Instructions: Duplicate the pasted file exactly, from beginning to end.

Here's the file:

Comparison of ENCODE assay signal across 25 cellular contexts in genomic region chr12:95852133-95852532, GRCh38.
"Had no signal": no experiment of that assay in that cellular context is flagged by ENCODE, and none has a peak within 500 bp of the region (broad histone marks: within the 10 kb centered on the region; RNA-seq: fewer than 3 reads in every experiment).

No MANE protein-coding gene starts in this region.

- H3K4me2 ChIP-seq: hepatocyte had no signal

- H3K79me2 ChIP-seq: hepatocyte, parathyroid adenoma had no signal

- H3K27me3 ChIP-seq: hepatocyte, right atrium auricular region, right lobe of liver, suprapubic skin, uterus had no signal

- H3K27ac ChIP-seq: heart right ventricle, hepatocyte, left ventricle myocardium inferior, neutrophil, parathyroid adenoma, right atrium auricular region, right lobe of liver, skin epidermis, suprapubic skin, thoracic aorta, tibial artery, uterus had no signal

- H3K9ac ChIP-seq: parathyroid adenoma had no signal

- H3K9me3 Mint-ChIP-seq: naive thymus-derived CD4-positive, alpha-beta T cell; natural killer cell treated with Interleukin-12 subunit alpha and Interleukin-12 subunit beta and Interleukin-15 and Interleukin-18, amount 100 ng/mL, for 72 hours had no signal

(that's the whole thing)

Comparison of ENCODE assay signal across 25 cellular contexts in genomic region chr12:95852133-95852532, GRCh38.
"Had no signal": no experiment of that assay in that cellular context is flagged by ENCODE, and none has a peak within 500 bp of the region (broad histone marks: within the 10 kb centered on the region; RNA-seq: fewer than 3 reads in every experiment).

No MANE protein-coding gene starts in this region.

- H3K4me2 ChIP-seq: hepatocyte had no signal

- H3K79me2 ChIP-seq: hepatocyte, parathyroid adenoma had no signal

- H3K27me3 ChIP-seq: hepatocyte, right atrium auricular region, right lobe of liver, suprapubic skin, uterus had no signal

- H3K27ac ChIP-seq: heart right ventricle, hepatocyte, left ventricle myocardium inferior, neutrophil, parathyroid adenoma, right atrium auricular region, right lobe of liver, skin epidermis, suprapubic skin, thoracic aorta, tibial artery, uterus had no signal

- H3K9ac ChIP-seq: parathyroid adenoma had no signal

- H3K9me3 Mint-ChIP-seq: naive thymus-derived CD4-positive, alpha-beta T cell; natural killer cell treated with Interleukin-12 subunit alpha and Interleukin-12 subunit beta and Interleukin-15 and Interleukin-18, amount 100 ng/mL, for 72 hours had no signal